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Frack Baby Frack
America’s First LNG Exports Are Headed to Brazil

America’s very first shipment of liquified shale gas exports set out from Louisiana yesterday, after a departure planned for January was delayed. The LNG is headed for Brazil. Bloomberg reports:

The first U.S. export couldn’t have come at a worse time for the country’s gas suppliers. Low crude prices are weighing on the global LNG market, as contracts for the fuel are often linked to oil. A supply glut is also emerging as other countries including Australia ramp up export capacity while demand growth elsewhere slows. The worldwide surplus threatens to keep U.S. supplies swelling and domestic gas prices below $2 per million British thermal units.

Low LNG prices are a problem for U.S. producers hoping to liquify and ship their gas, because despite staggeringly low domestic natural gas spot prices (today trading well under $1.80 per mmBTU), the process of chilling that gas into liquid form and then sending it halfway around the world can add about $5 per mmBTU. In the past, foreign LNG markets were paying enough of a premium to American prices to justify the construction of these massive LNG export facilities, but that incentive has been all but erased over the past 14 months.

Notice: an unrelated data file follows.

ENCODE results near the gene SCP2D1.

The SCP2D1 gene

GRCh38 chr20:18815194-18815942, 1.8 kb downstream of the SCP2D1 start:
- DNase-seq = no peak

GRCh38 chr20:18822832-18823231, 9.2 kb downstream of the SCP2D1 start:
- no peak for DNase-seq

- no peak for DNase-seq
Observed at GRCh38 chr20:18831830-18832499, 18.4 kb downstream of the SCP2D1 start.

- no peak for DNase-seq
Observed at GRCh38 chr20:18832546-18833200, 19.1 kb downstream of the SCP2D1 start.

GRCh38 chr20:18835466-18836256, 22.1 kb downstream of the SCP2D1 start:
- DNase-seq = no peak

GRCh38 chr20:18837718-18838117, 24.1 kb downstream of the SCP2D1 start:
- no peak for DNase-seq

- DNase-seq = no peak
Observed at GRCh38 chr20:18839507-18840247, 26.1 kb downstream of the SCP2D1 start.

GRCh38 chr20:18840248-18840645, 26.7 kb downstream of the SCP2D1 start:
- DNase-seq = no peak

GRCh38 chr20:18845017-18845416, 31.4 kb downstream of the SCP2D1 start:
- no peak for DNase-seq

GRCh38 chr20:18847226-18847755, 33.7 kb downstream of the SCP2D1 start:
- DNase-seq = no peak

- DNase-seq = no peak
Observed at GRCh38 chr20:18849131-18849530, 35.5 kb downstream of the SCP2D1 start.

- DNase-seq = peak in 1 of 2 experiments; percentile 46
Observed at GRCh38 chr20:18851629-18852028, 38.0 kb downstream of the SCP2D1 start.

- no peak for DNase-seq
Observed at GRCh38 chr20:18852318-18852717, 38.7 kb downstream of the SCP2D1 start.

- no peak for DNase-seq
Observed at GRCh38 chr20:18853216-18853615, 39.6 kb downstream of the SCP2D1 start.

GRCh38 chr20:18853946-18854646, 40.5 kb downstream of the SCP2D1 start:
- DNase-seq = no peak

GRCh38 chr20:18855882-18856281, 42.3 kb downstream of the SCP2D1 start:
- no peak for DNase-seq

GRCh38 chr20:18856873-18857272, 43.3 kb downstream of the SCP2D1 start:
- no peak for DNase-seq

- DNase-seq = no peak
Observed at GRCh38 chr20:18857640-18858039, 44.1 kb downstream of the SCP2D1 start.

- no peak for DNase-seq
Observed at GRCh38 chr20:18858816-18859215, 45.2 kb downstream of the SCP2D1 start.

Still, thanks to fracking, the U.S. is sitting on a glut of natural gas, and this week it is demonstrating its ability to sell that important resource to buyers abroad. For years countries have tried to imitate the American shale revolution, but so far their efforts haven’t been rewarded. Now, thanks to LNG exports, U.S. shale gas is finally going global. According to the EIA, America should become a net natural gas exporter sometime next year. That’s the power of shale.

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  • maulerman

    The references to pricing miss the underlying contracts under which the gas is being shipped. Long term supply agreements for over 80% of the LNG output were negotiated by the LNG export facility before the facility was completed, therefore they are not subject to the pricing fluctuations as implied by this post.

  • Andrew Allison

    It should not be necessary to point out that the roughly $5 per MBTU cost to liquefy and transport NatGas applies to all sellers. In other words, the world market price for LNG includes these costs and thus the US can readily compete with other suppliers. About one-third of worldwide demand is from three countries (Korea, Japan & Taiwan) with no other source of gas. Roughly another third is from Europe, which currently gets most of its gas from Russia via pipelines and is nervous about the fact. Gazprom should be too, because LNG puts a lid on the price it can charge. It will be interesting to see what sort of price Europe is willing to pay to reduce its dependence upon Russia.

  • Kevin

    How much if that $5 is due to energy costs? Liquefying and moving LNG is energy intensive) and thus will come down (somewhat) as the price of energy itself drops.

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